One thing I always did during read aloud time with my first grade class is to dim the lights and let them get out their drawing notebooks. They would doodle as I read aloud. This seemed to really help them to calm down after picking them up from the "lunch room roar" each day. I started this because I had a lot of students that year who like to play with the contents of their pencil boxes or tap on their desks while I read. Giving them something to do with their hands seemed to help their mind to be able to slow down and focus.
I am guilty of using Read Aloud time as a time for relaxation. I am probably not as systematic as Dr. Layne would like for me to be during my read alouds. I don't have little sticky notes with questions at precise locations, I have read aloud a book that I haven't read first ( I know this is probably breaking some law), I have rushed to finish before Christmas break..... this list goes on of all the things I have done wrong. This chapter helped me see that if I am going to give read aloud the time it deserves, I am going to need to do a better job of preparation for it.
The past three years, I have had a read aloud at the end of the day prior to the bell. I always enjoyed this time with my kids but things were always a little hectic. Between afternoon announcements, impromptu pickups, fish tank kids (we have a guppy club!) and people poking their head in, our real aloud time is never as quiet and exclusive as I would like. Because we switch our classes around, I only have my homeroom kiddos for homeroom in the morning and during our science or social studies time at the end of the before the bell. This year, I think I will try to have a read aloud before getting started in science or social studies. This is after our specials so it may be nice to have the kids calm down and decompress before we start on a new lesson! I would like to bring in more Historical Fiction read alouds to tie in with our Virginia Studies curriculum. I have heard that “Blood on the River” by Elisa Carbone is a great one!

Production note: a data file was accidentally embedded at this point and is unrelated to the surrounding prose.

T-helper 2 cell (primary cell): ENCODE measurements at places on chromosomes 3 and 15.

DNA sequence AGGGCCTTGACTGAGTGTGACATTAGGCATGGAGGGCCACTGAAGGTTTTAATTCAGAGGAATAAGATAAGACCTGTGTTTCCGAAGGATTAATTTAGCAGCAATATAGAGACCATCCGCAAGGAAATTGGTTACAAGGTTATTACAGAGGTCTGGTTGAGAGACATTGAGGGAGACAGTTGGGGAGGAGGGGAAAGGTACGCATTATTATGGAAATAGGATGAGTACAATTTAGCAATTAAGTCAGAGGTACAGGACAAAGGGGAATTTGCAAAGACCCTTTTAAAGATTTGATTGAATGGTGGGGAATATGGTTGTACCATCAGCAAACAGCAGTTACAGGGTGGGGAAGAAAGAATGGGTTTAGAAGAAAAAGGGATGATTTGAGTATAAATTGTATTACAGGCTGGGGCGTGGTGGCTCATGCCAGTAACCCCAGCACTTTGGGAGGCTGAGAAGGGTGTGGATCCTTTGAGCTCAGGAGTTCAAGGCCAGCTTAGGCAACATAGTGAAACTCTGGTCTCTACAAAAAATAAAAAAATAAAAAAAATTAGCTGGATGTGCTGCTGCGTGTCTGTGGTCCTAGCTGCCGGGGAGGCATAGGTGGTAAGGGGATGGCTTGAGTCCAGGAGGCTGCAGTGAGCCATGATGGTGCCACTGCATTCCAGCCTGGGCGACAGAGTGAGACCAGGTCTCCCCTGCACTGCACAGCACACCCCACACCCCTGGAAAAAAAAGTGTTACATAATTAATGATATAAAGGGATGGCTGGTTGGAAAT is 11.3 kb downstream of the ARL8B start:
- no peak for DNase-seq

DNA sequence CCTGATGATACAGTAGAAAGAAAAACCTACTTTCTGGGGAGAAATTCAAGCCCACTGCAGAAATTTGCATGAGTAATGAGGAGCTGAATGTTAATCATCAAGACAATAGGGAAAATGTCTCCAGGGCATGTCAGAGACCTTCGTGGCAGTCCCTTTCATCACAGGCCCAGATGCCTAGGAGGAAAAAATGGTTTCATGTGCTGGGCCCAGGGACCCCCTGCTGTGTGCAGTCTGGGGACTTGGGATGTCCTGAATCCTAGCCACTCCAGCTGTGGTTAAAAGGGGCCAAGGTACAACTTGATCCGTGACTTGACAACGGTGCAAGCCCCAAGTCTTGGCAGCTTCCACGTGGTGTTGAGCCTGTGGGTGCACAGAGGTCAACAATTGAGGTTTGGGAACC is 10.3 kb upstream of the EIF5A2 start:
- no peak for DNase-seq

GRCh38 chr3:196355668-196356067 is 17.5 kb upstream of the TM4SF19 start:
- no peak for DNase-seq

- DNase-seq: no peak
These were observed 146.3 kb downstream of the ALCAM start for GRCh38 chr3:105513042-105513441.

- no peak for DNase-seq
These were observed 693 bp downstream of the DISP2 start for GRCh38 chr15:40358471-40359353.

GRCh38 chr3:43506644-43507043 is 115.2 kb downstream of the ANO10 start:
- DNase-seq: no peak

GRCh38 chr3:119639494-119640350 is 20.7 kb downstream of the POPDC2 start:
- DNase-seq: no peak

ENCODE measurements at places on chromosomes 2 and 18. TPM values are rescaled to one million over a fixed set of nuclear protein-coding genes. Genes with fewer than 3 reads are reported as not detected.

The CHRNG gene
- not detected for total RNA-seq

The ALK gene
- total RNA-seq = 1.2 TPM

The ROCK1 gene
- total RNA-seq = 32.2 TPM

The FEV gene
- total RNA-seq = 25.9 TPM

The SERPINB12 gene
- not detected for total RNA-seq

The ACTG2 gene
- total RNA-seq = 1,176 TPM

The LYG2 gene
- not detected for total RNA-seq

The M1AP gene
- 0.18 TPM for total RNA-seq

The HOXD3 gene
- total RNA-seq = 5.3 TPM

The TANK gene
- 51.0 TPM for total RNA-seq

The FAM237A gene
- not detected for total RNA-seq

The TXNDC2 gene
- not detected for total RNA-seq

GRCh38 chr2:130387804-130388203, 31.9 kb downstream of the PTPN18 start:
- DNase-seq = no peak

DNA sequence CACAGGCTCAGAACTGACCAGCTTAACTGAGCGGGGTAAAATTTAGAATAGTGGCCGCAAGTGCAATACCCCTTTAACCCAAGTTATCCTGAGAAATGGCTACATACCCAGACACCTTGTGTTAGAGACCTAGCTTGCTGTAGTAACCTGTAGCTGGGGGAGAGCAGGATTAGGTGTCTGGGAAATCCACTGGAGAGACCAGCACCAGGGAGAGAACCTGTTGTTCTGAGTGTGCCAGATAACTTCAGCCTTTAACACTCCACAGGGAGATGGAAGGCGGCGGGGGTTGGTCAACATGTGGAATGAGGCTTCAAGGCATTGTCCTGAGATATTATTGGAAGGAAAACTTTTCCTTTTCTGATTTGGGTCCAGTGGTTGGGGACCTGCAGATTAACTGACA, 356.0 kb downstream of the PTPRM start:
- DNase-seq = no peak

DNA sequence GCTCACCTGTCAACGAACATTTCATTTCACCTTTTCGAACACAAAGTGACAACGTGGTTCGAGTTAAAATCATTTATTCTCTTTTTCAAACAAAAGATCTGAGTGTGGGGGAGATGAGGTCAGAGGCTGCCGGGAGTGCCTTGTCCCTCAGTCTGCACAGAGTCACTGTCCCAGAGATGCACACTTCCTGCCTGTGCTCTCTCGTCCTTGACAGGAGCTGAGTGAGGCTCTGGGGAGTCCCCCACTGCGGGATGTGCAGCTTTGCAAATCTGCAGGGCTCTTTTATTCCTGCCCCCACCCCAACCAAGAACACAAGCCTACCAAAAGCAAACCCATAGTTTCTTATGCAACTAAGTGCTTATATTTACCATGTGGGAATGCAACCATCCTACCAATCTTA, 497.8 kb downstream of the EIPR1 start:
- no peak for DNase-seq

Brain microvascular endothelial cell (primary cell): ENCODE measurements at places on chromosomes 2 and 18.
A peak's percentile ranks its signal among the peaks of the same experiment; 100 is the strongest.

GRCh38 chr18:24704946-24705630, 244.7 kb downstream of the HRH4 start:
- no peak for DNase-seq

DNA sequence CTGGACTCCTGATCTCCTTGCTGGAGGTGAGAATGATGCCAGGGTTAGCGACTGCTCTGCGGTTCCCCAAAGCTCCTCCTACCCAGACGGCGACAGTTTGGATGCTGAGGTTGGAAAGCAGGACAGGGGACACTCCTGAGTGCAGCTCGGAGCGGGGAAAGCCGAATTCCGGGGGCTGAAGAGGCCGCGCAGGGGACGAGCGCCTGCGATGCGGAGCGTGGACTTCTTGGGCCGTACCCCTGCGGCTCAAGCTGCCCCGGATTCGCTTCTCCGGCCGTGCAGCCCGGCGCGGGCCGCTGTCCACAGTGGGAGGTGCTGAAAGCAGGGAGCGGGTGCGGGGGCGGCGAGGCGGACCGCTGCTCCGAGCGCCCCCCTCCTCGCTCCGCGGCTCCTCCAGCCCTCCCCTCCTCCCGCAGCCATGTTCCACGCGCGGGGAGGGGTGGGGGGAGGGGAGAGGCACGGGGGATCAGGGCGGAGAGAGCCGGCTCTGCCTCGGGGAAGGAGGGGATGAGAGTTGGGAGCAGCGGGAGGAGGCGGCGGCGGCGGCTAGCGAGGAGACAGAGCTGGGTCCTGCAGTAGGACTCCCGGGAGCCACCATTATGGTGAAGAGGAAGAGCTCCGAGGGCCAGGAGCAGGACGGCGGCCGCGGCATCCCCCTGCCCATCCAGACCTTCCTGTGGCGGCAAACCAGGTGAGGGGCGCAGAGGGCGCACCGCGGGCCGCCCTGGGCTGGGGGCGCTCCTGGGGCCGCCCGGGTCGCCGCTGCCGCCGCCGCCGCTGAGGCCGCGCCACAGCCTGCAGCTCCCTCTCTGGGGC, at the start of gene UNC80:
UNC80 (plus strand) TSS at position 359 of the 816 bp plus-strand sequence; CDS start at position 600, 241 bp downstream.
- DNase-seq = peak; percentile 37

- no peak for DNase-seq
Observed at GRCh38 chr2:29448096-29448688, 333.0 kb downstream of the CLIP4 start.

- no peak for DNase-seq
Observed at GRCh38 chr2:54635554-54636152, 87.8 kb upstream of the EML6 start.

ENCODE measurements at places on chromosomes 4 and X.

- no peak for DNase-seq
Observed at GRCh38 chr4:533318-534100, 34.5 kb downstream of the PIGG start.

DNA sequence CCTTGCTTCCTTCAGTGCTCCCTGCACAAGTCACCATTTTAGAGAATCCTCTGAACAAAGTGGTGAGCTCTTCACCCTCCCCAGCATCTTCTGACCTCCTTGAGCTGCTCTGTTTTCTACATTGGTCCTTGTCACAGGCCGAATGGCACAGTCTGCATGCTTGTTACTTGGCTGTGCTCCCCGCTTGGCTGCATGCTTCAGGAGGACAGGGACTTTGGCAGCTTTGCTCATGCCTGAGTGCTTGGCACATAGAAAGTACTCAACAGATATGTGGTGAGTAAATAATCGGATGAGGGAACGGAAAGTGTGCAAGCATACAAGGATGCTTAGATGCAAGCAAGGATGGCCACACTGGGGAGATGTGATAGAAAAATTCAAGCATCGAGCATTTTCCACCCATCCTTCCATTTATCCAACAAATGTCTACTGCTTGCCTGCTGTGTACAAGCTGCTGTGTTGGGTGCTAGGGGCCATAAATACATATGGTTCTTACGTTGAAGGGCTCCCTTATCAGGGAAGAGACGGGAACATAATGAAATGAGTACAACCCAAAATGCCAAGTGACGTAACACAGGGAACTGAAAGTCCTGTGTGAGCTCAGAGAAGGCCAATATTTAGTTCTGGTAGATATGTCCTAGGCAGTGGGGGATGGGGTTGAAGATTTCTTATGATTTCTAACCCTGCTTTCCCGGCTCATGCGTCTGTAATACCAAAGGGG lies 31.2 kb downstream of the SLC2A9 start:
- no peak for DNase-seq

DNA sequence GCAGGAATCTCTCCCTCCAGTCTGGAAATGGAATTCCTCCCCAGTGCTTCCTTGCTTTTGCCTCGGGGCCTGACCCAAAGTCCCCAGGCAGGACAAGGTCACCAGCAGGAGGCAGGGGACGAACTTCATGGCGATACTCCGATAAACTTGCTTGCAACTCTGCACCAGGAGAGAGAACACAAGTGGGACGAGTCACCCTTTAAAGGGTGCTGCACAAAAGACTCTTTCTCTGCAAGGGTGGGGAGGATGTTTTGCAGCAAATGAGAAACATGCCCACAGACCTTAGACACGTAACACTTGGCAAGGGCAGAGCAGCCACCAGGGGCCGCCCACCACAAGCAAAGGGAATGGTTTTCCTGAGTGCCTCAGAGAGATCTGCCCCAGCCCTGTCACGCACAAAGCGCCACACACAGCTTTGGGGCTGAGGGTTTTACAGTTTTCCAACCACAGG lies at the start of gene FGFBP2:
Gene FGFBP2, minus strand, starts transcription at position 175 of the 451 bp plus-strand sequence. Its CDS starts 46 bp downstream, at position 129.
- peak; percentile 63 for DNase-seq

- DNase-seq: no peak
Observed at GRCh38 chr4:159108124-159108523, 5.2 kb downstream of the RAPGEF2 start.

I really appreciate the importance that Layne places on the launching of a new book and the idea of a “do not disturb” sign. Kids associate the “do not disturb” signs with testing so why not change things up a bit? I would like to do a better job of providing a purpose for their listening which is why I think using “Blood on the River” might be a beneficial read!
Many of you have mentioned the "Do Not Disturb" signs. As one of the reading specialists in my building, I almost feel like it should be my duty to create these signs for my teachers. :) If I am to promote the importance of reading aloud, I feel like this is a simple gesture to help establish this reading community school-wide.
For this upcoming school year, I want to be more thoughtful in my book selection for reading aloud. I must admit, I have often grabbed a book right off the shelf to read without adequate preparation. I'm also a sucker for reading a book aloud that a student has requested that I read. I was shocked at how Layne discouraged this. He truly opened my eyes to book launch, and many missed opportunities for instruction.
Loved, loved, loved the "Do-Not-Disturb" mentality for read aloud.
I am guilty of many of the do-nots and appreciated the idea of launching a book and previewing it. I have been trying to figure out a way to make my classroom more comfortable for listening- middle school bodies get big so I have trouble figuring out cozy spaces.
My goal is to be more intentional in scheduling time for reading out loud- his comments on not canceling and planning ahead so the story stays cohesive and they don't miss the end were very helpful.
I am going to try to select a read aloud that goes with our lit circle themes. Hoping that students will see connections.
Kimber Tate, Coordinator of English, Reading and Libraries